Article: When the bubble bursts…..

Leadership

When the bubble bursts…..

Tough times are common to all but what sets strong minded people apart from others is how they react in those tough times.
When the bubble bursts…..

Failure is considered to be a stepping stone to success.  But what if that failure is not yours, so to speak, but of the CEO of the startup that you decided to risk your career to work in. While we hear the stories of the mega success of certain entrepreneurial ventures, we also need to note the inevitable fact that a lot of startups fail, constantly. Some of the founders may carry failure as a badge of honor while some may feel too fallen down to be able to get up and walk again soon.  The failure and subsequent closure of a startup has devastating effects on the founders and investors.  It also has a very distressing effect on another set of key stakeholders – the employees.

When life give you lemons

Imagine this scenario where a 35-year-old man, let’s call him Jack, decides to join the team of young engineers who got funding for their company to create eco-friendly and affordable alternative solutions for pollution problems in the cities.  He believes in their vision to create a better world for the future and wants to contribute to something worthwhile.  The company has a great product idea but like many others who face similar fate, the cash runs out and they have to shut down the operation.  Jack loses his job but that is not the end of it.  He feels a deep personal loss since he was invested in the vision of the company and put in a lot of hard work to make the cause a success.  He was a very small fish in the big pond of the corporate world while in the startup he knew he was making an impact and being recognized and appreciated for it.  

Make a refreshing lemonade

If you are or fear being in Jack’s position, help is on the way.  With the job market getting more competitive each day, you also have to deal with the additional pressure of coming from a failed organization.  It would be a good idea to look for companies in the same industry so you can sell your skill sets that are specific to the industry and hence valuable.  While you may follow the general drill of updating your résumé and using job portals, recruiters may take their time in calling you.  A simple advice from recruiters is to make your profile compelling to read and make it stand out among the melee of profiles that they have to go through.  Look at it this way, the recruiters are actually looking for a shiny and good needle not in a haystack, but in a stack of needles.  They need to locate quickly the needle that stands out and you can use your past experience of working with a startup to your advantage.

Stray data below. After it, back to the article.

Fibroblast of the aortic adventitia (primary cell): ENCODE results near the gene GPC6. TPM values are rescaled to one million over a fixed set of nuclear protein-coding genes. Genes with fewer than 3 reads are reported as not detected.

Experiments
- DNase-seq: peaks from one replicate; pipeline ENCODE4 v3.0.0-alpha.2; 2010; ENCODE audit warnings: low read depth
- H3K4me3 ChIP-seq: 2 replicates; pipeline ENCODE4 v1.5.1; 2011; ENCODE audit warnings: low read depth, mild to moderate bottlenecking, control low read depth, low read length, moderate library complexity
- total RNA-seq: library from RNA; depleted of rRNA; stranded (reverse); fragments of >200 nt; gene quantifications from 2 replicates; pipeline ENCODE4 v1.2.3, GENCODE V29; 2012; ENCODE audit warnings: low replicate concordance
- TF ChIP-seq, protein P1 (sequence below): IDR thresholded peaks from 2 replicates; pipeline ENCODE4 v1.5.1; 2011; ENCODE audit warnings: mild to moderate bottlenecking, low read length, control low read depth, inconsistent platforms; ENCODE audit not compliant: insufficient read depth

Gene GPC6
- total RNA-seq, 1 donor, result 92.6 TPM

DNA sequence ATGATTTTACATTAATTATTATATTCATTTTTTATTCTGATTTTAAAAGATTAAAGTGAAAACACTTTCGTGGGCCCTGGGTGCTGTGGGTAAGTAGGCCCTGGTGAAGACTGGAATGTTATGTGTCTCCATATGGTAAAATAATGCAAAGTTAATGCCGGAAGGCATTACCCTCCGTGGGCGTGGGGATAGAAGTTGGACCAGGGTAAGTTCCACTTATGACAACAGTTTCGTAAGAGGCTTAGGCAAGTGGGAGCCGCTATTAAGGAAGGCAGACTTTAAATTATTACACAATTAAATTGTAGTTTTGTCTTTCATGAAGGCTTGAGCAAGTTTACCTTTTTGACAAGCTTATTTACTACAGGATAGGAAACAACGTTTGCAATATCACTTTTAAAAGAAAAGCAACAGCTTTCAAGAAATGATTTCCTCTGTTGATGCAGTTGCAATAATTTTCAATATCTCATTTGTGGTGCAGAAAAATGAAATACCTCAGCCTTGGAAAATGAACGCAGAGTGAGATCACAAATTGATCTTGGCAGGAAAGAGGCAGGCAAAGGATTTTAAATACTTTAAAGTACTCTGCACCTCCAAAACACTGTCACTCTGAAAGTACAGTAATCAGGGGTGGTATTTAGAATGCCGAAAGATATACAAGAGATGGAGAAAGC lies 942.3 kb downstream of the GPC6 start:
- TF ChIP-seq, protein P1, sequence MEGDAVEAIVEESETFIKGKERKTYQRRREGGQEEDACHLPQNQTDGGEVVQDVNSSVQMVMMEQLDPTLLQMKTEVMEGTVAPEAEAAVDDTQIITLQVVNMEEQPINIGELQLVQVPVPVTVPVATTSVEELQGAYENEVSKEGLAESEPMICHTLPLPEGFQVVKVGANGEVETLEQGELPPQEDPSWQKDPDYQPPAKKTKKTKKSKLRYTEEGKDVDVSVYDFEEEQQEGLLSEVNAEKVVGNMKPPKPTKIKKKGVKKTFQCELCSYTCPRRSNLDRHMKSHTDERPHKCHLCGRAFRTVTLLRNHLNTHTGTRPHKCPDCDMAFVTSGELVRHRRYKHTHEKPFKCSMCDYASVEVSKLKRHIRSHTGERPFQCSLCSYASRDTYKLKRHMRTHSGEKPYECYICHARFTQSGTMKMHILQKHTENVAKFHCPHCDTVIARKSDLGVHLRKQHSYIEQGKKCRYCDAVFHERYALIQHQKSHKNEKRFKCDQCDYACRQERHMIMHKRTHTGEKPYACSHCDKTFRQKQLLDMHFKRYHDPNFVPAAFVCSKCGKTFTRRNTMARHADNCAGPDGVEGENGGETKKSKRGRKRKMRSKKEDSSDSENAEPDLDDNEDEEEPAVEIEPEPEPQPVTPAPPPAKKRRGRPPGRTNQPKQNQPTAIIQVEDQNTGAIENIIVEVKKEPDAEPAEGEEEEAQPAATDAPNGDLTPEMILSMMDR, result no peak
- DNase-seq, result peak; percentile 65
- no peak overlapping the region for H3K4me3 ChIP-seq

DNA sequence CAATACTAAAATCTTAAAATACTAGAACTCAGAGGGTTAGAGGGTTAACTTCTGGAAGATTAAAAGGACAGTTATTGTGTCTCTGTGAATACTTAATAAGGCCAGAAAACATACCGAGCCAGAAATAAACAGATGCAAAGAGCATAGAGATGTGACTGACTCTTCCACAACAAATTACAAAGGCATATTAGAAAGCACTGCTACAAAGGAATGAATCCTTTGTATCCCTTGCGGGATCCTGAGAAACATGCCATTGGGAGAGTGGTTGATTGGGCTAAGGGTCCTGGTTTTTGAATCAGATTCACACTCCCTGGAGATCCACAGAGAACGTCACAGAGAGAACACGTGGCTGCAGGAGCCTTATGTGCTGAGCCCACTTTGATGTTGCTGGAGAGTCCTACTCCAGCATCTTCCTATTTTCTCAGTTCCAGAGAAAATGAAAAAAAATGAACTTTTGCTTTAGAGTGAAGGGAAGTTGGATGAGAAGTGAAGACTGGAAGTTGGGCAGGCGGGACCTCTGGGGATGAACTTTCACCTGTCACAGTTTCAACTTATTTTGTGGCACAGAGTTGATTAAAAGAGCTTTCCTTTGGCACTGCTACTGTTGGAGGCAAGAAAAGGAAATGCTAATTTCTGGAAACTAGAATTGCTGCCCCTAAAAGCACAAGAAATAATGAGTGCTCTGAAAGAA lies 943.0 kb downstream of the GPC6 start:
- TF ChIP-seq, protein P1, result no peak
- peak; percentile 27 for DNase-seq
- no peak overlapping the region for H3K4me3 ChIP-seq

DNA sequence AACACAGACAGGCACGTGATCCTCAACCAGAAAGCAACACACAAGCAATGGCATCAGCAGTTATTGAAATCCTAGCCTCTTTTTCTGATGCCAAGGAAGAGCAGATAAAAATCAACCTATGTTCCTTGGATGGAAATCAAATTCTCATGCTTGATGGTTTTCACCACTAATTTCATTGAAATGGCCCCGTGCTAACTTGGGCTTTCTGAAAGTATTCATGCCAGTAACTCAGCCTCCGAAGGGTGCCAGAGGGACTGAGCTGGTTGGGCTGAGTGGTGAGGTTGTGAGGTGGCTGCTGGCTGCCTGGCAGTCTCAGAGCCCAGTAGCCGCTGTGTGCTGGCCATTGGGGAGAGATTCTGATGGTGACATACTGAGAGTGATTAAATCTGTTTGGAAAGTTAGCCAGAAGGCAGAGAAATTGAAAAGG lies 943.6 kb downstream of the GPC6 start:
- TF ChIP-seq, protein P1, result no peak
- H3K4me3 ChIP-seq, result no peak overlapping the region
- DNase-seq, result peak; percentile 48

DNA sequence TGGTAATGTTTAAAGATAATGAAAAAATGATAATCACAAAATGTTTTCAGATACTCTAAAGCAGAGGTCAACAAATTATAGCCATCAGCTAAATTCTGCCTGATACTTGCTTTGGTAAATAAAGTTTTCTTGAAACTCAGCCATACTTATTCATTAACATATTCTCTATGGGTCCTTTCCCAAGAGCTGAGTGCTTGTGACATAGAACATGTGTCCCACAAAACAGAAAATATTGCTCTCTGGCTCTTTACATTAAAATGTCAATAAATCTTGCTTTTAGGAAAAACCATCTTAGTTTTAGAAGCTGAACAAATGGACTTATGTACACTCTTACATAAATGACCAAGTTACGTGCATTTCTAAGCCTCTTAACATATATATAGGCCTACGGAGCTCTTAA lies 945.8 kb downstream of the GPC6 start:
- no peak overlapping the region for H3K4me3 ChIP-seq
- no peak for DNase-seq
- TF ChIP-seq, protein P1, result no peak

Organizations generally look for such employees who share their strategic vision, think of innovative solutions to business challenges, not back down during adversity, have a similar ethics and values code as the company and are good in their technical know-how.  The demise of your last organization may not have been your fault but it still does not bode well to blame it all on the founders.  A better idea would be to incorporate in your job sales pitch on how some of the things that led to the failure of the startup proved to be learning lessons for you. For example, one of the common issues faced by startups is a failure to plan for the future. You have to learn the hard way that shortsightedness can cause business failure and losing investor interest.  Many founders also have arrogance and inflexibility as common traits that ultimately become a bitter cost to pay.  As an employee, you can learn from the mistakes of these founders and be more self-aware and cautious while dealing with your own career. 

Failure as a test for character

Tough times are common to all but what sets strong minded people apart from others is how they react in those tough times.  Recruiters would be interested in knowing how you have kept yourself sane in such times of despair.  They would also want to know the work you did in the startup.  Be prepared to answer questions on your decision to join the start-up, your belief in their vision, your thoughts on what went wrong, your role in the failure, if any, your plan for your future if the startup had survived and how your skills as a manager have improved having worked in such a different atmosphere.  If you are applying to another startup again, they would have more questions on your lack of preference to have a safety net to go back to established organizations.  It is also important to remember that the one story of being an employee of a failed startup cannot dictate your entire career path.  Even if it was your first job, you have to showcase your repertoire of skills and talent that you possess independent of the last job experience.

The fable of the spider and the lessons it taught a fallen king comes to mind while the post-pandemic buzzwords of ‘resilience’ and ‘fortitude’ may feature in your thoughts.  They are valued for a reason.  And learning from your experience, good or bad, is not just a smart career move but a veritable personality trait.

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Topics: Leadership, #GuestArticle, #PerformanceBeyondProductivity

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